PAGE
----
I had tell 3 different people today that our law firm couldn’t help them. I hate telling people that we can’t help, but it happens sometimes.
The reason we couldn’t help was the same in each case. Every single caller; all from different parts of Ontario, had been involved in an accident of some kind. And every single caller had waited too long to either investigate their claim, or had waited passed a limitation period.
While I like to think that our office is excellent and can work miracles, we can’t go back in time to collect critical data, witness statements, photographs of the icy patch where you fell, surveillance footage which has been destroyed, or change the law with respect to how limitation periods and notice provisions work. I wish I had a time machine. But I don’t. And without a time machine to remedy mistakes which had been made long ago (namely waiting too long to do anything), there was not much that the lawyers at my office could do to assist these people.
One of the most common things which I hear from injured accident victims in non car crash cases has to deal with surveillance. People always tell me that the cameras were on, and surely they must have caught my slip and fall accident on camera.
Sometimes, the answer to that statement is “yes“. The cameras caught your slip and fall and we have been able to preserve the footage.
But, more often than not, the cameras do not capture the footage of the accident, or the footage of the events just before and after the accident; which sometimes can be more important than the actual accident itself.
This is even more common when people wait too long. It’s customary for stores to keep footage for a week or so, and then destroy it provided that there were thefts reported during that time period. Sometimes cameras aren’t even running! They’re just there to make would be thieves think twice before they act. What cameras are there for is to preserve the safety of the store itself. They’ve been paid for and maintained by the occupier. They are there for the benefit of the occupier. NOT for the benefit of the invitee/would be injured party. So, don’t expect to see much on those cameras.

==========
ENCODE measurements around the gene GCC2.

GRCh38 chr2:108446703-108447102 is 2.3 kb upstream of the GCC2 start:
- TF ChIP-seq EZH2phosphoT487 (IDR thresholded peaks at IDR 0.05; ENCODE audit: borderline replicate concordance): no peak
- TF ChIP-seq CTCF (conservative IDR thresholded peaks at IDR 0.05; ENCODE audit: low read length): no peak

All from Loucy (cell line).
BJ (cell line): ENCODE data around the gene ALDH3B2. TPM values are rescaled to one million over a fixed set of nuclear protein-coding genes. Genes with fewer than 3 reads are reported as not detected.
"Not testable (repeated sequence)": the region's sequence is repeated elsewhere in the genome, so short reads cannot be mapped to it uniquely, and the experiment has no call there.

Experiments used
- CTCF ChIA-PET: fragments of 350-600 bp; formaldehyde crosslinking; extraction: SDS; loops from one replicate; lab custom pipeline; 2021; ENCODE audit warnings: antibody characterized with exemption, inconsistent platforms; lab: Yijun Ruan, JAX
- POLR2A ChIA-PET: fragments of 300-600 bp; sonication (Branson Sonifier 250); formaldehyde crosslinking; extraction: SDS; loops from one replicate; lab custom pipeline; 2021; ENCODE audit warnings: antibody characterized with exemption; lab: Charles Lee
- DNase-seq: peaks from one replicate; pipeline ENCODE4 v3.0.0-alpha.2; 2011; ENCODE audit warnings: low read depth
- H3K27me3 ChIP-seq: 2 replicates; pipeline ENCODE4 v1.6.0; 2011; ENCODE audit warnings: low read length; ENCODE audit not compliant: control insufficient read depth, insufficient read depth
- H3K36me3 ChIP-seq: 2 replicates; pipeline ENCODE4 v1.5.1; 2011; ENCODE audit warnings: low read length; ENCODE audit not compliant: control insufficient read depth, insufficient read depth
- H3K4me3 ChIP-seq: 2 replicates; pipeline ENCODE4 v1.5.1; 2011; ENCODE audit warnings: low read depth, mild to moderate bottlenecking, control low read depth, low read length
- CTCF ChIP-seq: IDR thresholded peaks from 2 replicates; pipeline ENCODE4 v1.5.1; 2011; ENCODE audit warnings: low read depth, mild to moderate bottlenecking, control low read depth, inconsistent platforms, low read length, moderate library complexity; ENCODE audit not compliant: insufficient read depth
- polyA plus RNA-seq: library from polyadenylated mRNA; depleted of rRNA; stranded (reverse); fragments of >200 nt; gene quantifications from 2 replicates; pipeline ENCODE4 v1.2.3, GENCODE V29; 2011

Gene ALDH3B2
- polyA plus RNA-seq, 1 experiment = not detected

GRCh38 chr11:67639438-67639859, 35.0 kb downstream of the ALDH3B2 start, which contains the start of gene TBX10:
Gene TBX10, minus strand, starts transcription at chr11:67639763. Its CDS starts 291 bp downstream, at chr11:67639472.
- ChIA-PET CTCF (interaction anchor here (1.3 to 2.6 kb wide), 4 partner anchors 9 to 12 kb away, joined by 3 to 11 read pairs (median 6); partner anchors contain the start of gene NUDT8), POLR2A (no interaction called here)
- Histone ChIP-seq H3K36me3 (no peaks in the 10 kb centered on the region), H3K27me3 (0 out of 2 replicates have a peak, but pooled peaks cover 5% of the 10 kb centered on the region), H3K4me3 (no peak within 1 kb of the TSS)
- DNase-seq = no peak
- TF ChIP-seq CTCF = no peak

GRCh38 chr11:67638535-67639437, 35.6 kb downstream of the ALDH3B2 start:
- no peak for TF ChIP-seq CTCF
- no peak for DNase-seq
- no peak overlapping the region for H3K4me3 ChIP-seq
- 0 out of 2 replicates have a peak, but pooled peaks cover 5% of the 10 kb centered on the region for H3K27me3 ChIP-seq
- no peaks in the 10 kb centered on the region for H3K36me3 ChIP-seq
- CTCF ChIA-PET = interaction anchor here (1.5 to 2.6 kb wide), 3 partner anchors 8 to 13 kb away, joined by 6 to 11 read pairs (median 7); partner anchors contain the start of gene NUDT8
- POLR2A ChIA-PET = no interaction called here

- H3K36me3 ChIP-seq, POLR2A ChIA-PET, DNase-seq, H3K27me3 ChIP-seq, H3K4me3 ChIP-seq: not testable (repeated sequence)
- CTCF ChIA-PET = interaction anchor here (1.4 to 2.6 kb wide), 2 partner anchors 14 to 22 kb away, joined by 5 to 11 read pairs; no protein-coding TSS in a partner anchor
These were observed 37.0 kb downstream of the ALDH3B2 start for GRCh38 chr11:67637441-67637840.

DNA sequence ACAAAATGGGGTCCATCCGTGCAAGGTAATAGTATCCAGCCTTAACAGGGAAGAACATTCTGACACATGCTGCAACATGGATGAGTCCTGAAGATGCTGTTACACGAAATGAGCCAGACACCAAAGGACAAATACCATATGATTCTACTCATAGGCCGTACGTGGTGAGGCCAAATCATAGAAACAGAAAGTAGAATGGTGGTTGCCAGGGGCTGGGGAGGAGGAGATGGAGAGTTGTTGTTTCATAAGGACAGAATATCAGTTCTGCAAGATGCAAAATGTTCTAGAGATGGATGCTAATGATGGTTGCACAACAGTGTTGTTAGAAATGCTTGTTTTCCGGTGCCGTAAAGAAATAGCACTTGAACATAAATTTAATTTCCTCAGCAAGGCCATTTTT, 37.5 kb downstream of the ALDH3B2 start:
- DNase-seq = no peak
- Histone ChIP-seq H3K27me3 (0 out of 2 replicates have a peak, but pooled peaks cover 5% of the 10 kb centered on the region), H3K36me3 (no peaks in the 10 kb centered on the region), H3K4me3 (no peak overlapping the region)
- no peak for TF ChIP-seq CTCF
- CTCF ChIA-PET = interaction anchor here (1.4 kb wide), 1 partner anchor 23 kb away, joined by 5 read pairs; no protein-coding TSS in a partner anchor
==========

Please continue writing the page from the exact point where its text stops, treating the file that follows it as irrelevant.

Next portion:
The preservation of evidence in any personal injury case is paramount. In order for evidence to be preserved, there must be a conscious effort by one a party (usually the Defendant in an occupiers liability case), to preserve that evidence. If that party is not instructed to preserve the evidence, it might get destroyed. If it gets destroyed, it will make it more difficult for a Plaintiff to prove their case in open Court before a Judge and a Jury. Remember: In Civil Court, the onus is on the PLAINTIFF to prove their case beyond a balance of probabilities. That means that the PLAINTIFF has to show that the Defendant has wronged. The DEFENDANT is innocent until proven otherwise in Court. If the Plaintiff doesn’t do a good job at establishing liability on behalf of the DEFENDANT, then the DEFENDANT will win. Most personal injury cases are won and lost based on good and proper evidence. Without good evidence, the case is all but lost.
The only way to preserve said evidence is to get at it quickly. Waiting on jeopardizes the preservation of said evidence, and ruins your chances of success, before you’ve even had a chance to retain a lawyer.